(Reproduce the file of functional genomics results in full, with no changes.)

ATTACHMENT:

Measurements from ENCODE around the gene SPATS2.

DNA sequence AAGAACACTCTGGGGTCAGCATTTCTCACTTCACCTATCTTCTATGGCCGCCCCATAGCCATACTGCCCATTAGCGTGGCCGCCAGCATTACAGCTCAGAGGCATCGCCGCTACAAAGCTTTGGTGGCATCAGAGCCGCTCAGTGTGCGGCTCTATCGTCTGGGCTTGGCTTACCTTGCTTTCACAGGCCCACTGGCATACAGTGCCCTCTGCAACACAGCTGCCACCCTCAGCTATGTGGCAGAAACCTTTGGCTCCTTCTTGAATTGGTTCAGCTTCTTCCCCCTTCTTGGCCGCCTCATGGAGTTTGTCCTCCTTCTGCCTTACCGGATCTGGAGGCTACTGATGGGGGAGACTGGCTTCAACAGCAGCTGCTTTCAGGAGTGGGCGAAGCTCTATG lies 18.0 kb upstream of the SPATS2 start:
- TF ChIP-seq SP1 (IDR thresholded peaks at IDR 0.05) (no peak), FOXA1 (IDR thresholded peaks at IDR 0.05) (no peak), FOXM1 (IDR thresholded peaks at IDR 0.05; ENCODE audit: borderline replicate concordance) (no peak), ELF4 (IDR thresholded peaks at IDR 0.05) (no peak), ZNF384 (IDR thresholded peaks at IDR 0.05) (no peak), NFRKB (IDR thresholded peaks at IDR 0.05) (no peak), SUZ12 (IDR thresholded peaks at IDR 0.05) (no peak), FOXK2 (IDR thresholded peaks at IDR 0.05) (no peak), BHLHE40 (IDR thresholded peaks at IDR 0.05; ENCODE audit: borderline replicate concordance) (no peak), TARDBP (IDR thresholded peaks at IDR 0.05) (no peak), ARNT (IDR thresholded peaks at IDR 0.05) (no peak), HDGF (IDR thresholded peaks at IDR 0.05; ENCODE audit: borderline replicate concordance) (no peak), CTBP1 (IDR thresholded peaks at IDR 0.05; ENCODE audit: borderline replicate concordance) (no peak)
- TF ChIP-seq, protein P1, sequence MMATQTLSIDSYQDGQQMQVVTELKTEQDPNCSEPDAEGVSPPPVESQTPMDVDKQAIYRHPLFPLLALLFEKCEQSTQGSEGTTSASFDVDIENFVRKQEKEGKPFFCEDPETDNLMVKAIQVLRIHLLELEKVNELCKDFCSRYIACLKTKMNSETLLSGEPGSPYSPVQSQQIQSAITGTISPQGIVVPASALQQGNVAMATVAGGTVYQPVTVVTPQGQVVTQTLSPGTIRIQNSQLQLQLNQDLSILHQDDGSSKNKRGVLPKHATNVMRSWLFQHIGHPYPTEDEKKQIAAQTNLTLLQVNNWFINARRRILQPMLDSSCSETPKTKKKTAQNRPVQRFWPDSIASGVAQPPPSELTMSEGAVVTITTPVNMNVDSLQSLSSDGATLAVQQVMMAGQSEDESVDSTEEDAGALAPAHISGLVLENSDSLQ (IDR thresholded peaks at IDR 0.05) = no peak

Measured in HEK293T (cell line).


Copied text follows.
Measurements from ENCODE around the gene SPATS2.

DNA sequence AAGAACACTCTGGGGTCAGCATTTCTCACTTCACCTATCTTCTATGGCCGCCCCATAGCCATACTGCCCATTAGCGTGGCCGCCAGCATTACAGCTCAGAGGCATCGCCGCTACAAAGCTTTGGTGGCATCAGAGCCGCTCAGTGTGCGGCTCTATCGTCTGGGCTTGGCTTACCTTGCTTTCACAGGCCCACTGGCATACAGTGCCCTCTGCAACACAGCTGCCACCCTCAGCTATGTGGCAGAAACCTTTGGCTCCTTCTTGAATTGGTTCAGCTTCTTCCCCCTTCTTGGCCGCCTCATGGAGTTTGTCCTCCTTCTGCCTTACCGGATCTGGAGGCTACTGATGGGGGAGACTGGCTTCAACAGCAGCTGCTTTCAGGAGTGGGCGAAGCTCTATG lies 18.0 kb upstream of the SPATS2 start:
- TF ChIP-seq SP1 (IDR thresholded peaks at IDR 0.05) (no peak), FOXA1 (IDR thresholded peaks at IDR 0.05) (no peak), FOXM1 (IDR thresholded peaks at IDR 0.05; ENCODE audit: borderline replicate concordance) (no peak), ELF4 (IDR thresholded peaks at IDR 0.05) (no peak), ZNF384 (IDR thresholded peaks at IDR 0.05) (no peak), NFRKB (IDR thresholded peaks at IDR 0.05) (no peak), SUZ12 (IDR thresholded peaks at IDR 0.05) (no peak), FOXK2 (IDR thresholded peaks at IDR 0.05) (no peak), BHLHE40 (IDR thresholded peaks at IDR 0.05; ENCODE audit: borderline replicate concordance) (no peak), TARDBP (IDR thresholded peaks at IDR 0.05) (no peak), ARNT (IDR thresholded peaks at IDR 0.05) (no peak), HDGF (IDR thresholded peaks at IDR 0.05; ENCODE audit: borderline replicate concordance) (no peak), CTBP1 (IDR thresholded peaks at IDR 0.05; ENCODE audit: borderline replicate concordance) (no peak)
- TF ChIP-seq, protein P1, sequence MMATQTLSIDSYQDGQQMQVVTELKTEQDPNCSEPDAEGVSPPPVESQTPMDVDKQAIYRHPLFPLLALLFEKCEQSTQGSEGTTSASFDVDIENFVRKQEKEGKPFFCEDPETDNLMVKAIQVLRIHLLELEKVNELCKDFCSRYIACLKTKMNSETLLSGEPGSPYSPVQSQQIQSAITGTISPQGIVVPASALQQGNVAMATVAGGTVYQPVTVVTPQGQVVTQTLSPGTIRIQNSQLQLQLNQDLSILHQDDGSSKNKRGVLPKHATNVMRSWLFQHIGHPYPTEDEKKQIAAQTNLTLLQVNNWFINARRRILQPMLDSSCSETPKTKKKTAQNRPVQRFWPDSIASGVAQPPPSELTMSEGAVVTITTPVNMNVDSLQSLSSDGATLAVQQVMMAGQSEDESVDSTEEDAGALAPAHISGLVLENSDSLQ (IDR thresholded peaks at IDR 0.05) = no peak

Measured in HEK293T (cell line).